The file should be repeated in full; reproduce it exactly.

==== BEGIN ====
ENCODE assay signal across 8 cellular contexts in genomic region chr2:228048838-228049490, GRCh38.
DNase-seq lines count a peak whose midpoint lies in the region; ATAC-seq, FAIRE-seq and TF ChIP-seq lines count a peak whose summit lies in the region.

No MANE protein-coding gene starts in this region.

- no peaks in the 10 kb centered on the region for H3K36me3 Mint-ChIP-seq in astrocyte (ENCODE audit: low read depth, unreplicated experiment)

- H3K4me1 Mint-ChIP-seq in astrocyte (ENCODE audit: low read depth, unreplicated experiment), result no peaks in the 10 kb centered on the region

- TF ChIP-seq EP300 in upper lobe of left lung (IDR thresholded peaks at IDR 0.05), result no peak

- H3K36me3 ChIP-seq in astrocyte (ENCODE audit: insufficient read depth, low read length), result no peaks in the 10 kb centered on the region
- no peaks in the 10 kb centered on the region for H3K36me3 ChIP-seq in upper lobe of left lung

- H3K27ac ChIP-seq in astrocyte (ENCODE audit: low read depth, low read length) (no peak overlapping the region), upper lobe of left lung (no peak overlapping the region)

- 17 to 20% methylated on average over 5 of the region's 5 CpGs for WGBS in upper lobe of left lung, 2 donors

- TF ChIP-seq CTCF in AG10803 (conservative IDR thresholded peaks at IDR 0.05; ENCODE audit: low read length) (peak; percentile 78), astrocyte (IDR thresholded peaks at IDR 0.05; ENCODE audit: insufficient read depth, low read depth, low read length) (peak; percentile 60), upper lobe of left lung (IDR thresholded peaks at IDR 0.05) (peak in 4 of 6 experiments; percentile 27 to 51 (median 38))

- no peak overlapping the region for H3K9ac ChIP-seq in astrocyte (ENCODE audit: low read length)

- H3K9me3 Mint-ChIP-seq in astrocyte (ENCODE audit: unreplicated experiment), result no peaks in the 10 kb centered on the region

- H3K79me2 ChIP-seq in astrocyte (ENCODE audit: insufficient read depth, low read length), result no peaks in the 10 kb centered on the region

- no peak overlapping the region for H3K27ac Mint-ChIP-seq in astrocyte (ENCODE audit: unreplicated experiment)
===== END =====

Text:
ENCODE assay signal across 8 cellular contexts in genomic region chr2:228048838-228049490, GRCh38.
DNase-seq lines count a peak whose midpoint lies in the region; ATAC-seq, FAIRE-seq and TF ChIP-seq lines count a peak whose summit lies in the region.

No MANE protein-coding gene starts in this region.

- no peaks in the 10 kb centered on the region for H3K36me3 Mint-ChIP-seq in astrocyte (ENCODE audit: low read depth, unreplicated experiment)

- H3K4me1 Mint-ChIP-seq in astrocyte (ENCODE audit: low read depth, unreplicated experiment), result no peaks in the 10 kb centered on the region

- TF ChIP-seq EP300 in upper lobe of left lung (IDR thresholded peaks at IDR 0.05), result no peak

- H3K36me3 ChIP-seq in astrocyte (ENCODE audit: insufficient read depth, low read length), result no peaks in the 10 kb centered on the region
- no peaks in the 10 kb centered on the region for H3K36me3 ChIP-seq in upper lobe of left lung

- H3K27ac ChIP-seq in astrocyte (ENCODE audit: low read depth, low read length) (no peak overlapping the region), upper lobe of left lung (no peak overlapping the region)

- 17 to 20% methylated on average over 5 of the region's 5 CpGs for WGBS in upper lobe of left lung, 2 donors

- TF ChIP-seq CTCF in AG10803 (conservative IDR thresholded peaks at IDR 0.05; ENCODE audit: low read length) (peak; percentile 78), astrocyte (IDR thresholded peaks at IDR 0.05; ENCODE audit: insufficient read depth, low read depth, low read length) (peak; percentile 60), upper lobe of left lung (IDR thresholded peaks at IDR 0.05) (peak in 4 of 6 experiments; percentile 27 to 51 (median 38))

- no peak overlapping the region for H3K9ac ChIP-seq in astrocyte (ENCODE audit: low read length)

- H3K9me3 Mint-ChIP-seq in astrocyte (ENCODE audit: unreplicated experiment), result no peaks in the 10 kb centered on the region

- H3K79me2 ChIP-seq in astrocyte (ENCODE audit: insufficient read depth, low read length), result no peaks in the 10 kb centered on the region

- no peak overlapping the region for H3K27ac Mint-ChIP-seq in astrocyte (ENCODE audit: unreplicated experiment)